from the forum: when to move flower bulbs

THIS SUBJECT ALWAYS RATTLES ME A BIT: When to move flower bulbs that you want to relocate, or divide? There are proponents of the “in the green” tactic, meaning to move them when they have their foliage on, and others who say no, no, never–do it once they ripen, or even in fall. The subject was raised again, this time in the Urgent Garden Question Forum by member ITry, and I wonder what you think, and do? Won’t you come over and tell us your approach?

11 comments
April 29, 2010

comments

  1. Stephanie says

    My question is what do to with bulbs (tulips, daffodils) that don’t flower… in fact, don’t even put up a flower stalk. All the bulbs in my cutting garden flowered last year (which was their first year) but this spring, there are a few that haven’t. Should I just pull them out or is there a chance they’ll come through next year? And I love your quirky ramblings and all the info on your website! I’ve been gardening for a number of years, and am glad to have found another source of inspration for my zone 4 space in Nova Scotia.

    • says

      Welcome, Stephanie, and thanks for the kind words. The question of non-blooming flower bulbs and what to do is addressed on the Flower-Bulb FAQ’s page here. Not sure what kind of bulbs you mean, so it can vary a little (some fuss over slightly different things) but generally the info is there. I am glad to have you join us, and holler any time, here or on the Forum.

  2. Diana says

    I try to move bulbs when they’re dormant, usually in the fall for spring blooming bulbs and in the summer after all the leaves have died for fall blooming crocus and colchicum. I have had to move some bulb when still growing and just make sure I have a large clump with soil.

  3. Lisa says

    Hmm… I’ve got some asiatic lilies that I want to relocate. In my northern Minnesota garden the green shoots are a few inches up – anyone have advice on whether I should move them now, later, or only when dormant?

  4. kim says

    @Lisa, if the lilies are truly only a few inches, less than six say, high, you can safely relocate them by taking a lot of the surrounding soil with them – go deep too and all could be well. If they are taller than six inches, play it safe and move them in the fall.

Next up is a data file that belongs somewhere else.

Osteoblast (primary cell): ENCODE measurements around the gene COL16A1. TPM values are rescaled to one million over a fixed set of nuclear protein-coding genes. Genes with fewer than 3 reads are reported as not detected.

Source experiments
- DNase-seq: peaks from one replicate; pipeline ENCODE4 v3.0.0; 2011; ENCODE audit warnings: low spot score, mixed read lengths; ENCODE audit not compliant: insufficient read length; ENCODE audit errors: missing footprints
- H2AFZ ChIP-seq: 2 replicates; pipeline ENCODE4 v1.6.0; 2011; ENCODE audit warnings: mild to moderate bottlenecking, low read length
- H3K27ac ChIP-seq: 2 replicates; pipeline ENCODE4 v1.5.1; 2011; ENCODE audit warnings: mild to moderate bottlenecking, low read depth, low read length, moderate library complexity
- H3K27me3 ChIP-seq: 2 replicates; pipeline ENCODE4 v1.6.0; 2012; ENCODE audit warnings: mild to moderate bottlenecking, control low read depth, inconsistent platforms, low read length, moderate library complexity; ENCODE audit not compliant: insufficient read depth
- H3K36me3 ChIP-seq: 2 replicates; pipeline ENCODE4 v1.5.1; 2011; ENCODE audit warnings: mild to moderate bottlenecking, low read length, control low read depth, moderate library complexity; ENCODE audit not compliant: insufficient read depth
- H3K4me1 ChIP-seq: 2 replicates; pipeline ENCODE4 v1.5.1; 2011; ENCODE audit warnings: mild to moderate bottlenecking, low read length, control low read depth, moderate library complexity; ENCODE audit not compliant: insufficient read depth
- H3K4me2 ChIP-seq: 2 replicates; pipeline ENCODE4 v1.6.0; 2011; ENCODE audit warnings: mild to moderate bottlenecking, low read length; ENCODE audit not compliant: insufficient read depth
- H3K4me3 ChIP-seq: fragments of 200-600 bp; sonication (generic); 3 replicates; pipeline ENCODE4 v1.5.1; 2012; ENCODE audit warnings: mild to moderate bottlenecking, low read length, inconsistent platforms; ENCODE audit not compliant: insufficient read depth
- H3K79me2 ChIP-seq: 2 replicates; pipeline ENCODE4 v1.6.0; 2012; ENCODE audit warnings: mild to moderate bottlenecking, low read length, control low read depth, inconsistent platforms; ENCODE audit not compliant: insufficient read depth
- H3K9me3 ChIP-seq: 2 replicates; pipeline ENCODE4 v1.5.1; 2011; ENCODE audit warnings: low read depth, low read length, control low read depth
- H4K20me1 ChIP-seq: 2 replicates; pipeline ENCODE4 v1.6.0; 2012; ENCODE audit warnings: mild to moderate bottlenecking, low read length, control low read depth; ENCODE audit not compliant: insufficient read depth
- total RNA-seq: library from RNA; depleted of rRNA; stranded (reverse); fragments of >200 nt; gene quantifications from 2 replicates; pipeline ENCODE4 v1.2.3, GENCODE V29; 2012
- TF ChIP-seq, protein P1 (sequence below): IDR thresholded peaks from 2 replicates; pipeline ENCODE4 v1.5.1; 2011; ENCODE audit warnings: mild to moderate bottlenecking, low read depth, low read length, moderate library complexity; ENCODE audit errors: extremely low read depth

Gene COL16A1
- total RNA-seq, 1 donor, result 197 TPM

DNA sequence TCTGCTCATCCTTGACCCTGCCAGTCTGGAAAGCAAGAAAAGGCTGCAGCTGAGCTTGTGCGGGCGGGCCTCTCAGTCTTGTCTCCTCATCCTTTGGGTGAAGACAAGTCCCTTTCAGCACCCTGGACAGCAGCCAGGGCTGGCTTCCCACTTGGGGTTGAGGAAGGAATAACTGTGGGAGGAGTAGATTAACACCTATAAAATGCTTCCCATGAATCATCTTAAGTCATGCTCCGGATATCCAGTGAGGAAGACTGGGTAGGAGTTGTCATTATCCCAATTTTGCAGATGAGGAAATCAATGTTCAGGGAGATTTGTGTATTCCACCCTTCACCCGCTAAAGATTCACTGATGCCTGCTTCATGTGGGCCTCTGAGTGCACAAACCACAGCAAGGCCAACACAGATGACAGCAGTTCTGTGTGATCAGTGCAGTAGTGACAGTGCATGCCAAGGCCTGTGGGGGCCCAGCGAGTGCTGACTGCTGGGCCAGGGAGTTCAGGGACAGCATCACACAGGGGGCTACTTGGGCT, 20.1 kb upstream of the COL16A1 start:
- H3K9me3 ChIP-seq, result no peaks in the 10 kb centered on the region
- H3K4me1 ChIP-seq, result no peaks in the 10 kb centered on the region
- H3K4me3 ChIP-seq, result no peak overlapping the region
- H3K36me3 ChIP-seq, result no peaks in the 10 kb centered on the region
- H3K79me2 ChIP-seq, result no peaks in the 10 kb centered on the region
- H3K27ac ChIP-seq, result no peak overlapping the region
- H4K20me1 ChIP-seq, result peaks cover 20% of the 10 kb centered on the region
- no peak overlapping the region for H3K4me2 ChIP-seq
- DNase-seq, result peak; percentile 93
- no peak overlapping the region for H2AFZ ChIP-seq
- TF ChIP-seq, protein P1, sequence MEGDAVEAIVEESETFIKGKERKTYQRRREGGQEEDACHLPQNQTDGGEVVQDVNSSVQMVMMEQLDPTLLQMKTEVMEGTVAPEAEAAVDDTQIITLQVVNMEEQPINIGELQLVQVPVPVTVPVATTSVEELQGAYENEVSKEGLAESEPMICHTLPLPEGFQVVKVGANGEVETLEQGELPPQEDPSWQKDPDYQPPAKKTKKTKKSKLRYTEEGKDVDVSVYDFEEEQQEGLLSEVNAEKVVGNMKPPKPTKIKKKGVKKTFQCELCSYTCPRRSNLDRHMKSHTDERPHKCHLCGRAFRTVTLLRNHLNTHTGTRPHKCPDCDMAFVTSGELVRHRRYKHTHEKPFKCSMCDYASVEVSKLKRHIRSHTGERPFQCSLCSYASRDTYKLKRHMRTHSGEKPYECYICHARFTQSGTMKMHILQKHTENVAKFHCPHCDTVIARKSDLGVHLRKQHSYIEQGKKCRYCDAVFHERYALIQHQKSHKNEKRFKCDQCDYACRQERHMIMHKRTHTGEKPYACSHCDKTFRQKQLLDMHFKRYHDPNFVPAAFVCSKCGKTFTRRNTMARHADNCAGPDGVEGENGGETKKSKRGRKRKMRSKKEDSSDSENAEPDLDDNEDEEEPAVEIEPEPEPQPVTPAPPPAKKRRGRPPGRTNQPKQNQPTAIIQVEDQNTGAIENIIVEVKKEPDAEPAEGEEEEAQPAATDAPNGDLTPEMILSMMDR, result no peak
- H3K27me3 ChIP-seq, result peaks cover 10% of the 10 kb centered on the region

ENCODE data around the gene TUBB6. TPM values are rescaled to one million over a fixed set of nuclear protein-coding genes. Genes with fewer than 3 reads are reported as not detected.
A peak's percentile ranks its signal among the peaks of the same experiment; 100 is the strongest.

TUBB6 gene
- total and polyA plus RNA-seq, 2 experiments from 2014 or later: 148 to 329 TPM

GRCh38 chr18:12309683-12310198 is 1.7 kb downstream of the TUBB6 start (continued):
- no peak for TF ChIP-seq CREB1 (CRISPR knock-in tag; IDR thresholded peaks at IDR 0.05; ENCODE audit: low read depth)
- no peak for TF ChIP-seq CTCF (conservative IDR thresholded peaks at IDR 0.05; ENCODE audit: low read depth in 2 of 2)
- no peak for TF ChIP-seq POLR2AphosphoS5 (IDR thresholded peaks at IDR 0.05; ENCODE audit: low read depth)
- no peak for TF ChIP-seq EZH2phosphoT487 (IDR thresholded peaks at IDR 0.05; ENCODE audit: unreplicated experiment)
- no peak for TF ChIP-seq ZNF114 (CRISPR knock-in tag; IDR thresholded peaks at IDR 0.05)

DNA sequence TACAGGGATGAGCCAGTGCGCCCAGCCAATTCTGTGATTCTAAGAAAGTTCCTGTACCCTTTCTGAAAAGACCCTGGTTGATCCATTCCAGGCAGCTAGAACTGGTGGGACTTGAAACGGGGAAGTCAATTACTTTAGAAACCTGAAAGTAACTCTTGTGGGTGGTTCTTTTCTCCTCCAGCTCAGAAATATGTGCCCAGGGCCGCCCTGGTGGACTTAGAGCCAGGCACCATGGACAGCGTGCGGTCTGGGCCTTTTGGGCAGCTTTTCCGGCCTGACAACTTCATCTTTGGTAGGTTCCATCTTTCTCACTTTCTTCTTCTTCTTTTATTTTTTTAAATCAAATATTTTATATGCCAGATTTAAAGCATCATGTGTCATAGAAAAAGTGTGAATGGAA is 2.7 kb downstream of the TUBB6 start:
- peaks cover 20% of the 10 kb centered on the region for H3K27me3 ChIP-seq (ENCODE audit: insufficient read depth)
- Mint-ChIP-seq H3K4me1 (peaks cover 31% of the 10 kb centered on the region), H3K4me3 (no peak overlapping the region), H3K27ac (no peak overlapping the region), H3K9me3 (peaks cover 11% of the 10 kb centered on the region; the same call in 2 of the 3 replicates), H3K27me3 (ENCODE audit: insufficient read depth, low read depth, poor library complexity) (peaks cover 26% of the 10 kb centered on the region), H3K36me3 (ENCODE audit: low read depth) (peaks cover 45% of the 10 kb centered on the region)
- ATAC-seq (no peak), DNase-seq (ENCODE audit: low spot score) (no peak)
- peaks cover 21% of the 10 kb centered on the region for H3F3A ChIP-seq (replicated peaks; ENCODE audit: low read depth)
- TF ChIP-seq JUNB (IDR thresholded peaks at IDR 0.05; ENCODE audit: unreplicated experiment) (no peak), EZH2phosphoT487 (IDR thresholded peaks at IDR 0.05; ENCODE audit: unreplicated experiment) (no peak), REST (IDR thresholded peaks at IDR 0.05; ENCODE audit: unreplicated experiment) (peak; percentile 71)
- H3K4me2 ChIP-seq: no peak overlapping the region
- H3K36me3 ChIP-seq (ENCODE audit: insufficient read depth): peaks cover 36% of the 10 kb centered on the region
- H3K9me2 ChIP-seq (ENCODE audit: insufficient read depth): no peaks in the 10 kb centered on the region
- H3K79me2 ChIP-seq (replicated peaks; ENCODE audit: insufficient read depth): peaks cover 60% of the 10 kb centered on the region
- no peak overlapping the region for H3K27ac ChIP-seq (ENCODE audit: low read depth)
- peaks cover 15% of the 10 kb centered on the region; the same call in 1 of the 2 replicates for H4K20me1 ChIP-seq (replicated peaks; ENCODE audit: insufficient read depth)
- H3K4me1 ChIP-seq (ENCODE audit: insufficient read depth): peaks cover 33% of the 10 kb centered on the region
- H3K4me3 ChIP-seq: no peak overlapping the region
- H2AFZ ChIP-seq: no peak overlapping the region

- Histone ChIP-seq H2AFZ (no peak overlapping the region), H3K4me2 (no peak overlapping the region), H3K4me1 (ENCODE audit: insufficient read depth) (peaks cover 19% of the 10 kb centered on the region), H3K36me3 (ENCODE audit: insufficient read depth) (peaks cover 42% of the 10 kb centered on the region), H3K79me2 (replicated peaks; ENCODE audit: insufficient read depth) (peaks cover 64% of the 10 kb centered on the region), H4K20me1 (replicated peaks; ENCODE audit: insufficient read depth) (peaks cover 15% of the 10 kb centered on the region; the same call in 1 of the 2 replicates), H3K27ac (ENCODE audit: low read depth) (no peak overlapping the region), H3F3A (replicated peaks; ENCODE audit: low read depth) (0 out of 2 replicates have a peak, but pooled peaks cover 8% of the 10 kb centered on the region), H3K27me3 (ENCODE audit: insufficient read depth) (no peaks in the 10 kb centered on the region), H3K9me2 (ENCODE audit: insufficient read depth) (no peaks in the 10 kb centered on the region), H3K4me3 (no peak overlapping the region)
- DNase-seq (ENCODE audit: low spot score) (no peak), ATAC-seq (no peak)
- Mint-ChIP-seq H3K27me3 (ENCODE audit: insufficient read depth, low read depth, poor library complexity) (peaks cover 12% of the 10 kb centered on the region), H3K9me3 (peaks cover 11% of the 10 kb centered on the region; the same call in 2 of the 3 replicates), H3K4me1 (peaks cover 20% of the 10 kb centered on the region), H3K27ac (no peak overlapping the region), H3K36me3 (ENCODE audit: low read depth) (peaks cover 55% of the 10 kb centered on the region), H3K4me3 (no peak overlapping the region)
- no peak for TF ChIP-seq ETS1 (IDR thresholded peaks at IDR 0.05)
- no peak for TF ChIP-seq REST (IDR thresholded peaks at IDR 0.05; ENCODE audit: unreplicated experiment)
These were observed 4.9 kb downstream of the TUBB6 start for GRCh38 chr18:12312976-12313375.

Hope this helps!

    • says

      Welcome, Kim. I always miss that moment and they shoot up and then it’s SO hard to keep them intact. Why is spring so urgent-chore-filled? :) See you soon.

  5. Mb says

    I have some daffodils that ended up under an evergreen shrub as it grew and don’t get any sun…can I move them now since they don’t bloom anyway (maybe 1 flower each yr.) or wait until my other daffodils are done blooming and then move?

    • says

      Welcome, MB. You can move them “in the green” (when they are up and have foliage) but be careful not to disturb it as they need it to nourish themselves this season. Which is why some people move them after that point, when it’s easier (without the leaves on). But you can see where they are now clearly so I’d say yes, go ahead.

  6. Annie says

    I have to move cross country in a couple of weeks and my glads are in full bloom. Is there any way to move them or should I just leave them for the next tenant? I also have some yellow asiatic lilies that are in their prime as well. Is there any way to take them with me?

    • says

      Hi, Annie. They are just too unwieldy to move intact. Small things you can sometimes dig and pot up and get somewhere in one piece, but if they lose their foliage the bulbs won’t be nourished for next year, so what would the point of digging/moving be?

  7. Kate says

    I am going to be introducing a large amount of new perennials into my garden in the next few weeks and I am thinking of regrouping my tulips to work with and around the new plants. I am in zone 5/6 and all of my tulips and daffodils are all close to losing their blooms or have spent already. Is it possible to move my spring bulbs around before the leaves have died in order to make room for the new plants?

leave a reply

Your email address will not be published. Required fields are marked *